​​A Major Victory for Children in Peru as Country Brings in New Law to Tackle Online CSEA

In a huge step forward to tackle online child sexual exploitation and abuse (CSEA), Peru has passed a new law which makes it mandatory for Internet service providers to inform their users about parental filters. Such filters help better ensure safety by keeping out child sexual abuse material (CSAM) or other content that could lead to abuse of children. In addition to the new stipulation, it also broadens the definition of violence, including crimes that occur through technological means. The law is a major milestone for the country to better protect children against the many forms of violence online. 

Latest data from the Internet Watch Foundation (IWF) reports a tenfold increase in child sexual abuse material online since the COVID-19 pandemic. Data from the End Violence funded multi-country Disrupting Harm project shows that up to 20% of 12–17-year-olds across 13 countries were subjected to online sexual exploitation and abuse in the past year alone. The law in Peru is the latest in a series of progressive legislations tackling online CSEA by governments across the world which are fast waking up to the danger of this rapidly growing global threat. 

The Bill in Peru was initially proposed in 2020 by Capital Humano y Social (CHS) ALTERNATIVO, a Safe Online grantee. It specified that internet service providers are required to inform their users about the need to install filters, free or paid, to block harmful content on home or mobile devices, conversation channels or any other form of network communication. Non-compliance by the companies operating the internet service constitutes a serious offense, sanctioned by OSIPTEL, a State Supervisory Agency in Telecommunications. Places where people can access public internet including internet booths, restaurants, hotels, airports, government facilities, etc. are required to place parental filters and must guarantee that their services have minimum records so that web pages, conversation channels or any other form of online communication, content and/or pornographic information cannot be accessed.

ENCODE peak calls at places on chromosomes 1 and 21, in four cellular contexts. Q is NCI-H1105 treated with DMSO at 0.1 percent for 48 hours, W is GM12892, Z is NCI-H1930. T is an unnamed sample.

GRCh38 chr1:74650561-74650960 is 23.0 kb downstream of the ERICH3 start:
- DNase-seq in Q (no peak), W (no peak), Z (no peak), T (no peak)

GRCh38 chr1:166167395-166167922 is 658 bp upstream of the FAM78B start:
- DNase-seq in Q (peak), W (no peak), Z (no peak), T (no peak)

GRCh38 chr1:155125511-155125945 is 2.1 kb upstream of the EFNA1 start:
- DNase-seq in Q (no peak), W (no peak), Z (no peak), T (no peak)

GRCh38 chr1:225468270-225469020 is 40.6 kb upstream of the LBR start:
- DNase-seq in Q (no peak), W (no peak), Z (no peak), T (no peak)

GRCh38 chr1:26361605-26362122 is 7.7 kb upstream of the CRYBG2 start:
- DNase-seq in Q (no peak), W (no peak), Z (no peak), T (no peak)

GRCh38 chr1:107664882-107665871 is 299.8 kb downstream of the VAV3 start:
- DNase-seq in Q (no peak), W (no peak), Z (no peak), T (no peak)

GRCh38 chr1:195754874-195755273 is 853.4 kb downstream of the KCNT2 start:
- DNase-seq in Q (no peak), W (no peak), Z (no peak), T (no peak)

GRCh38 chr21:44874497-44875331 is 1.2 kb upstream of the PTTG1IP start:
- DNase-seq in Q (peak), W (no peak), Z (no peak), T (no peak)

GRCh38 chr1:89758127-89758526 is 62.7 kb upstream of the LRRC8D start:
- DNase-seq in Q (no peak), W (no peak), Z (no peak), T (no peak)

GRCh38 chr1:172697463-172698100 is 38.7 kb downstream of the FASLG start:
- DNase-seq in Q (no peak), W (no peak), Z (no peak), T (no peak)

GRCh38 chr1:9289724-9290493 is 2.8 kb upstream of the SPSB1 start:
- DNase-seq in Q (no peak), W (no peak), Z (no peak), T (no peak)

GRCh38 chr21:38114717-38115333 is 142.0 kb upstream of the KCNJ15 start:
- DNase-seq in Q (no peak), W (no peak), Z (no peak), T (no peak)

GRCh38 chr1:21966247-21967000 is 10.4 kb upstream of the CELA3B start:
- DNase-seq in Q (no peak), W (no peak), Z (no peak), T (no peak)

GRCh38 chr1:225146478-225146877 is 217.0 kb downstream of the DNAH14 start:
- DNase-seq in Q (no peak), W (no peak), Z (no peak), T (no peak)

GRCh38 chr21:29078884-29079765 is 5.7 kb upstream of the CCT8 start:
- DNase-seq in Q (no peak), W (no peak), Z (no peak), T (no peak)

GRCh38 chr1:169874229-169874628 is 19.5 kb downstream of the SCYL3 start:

Safe Online has funded CHS Alternativo to raise awareness on online CSEA and strengthen response mechanisms to prevent it. The project was successful in strengthening capacities for responding to cases of online CSEA in almost 400 service providers including justice operators, teachers and administrative personnel. The organisation also conducted a study in seven regions where the project was being implemented, evaluating the services provided to victims of violence. This research was used to inform advocacy efforts towards developing national protocols and response strategies to address online violence.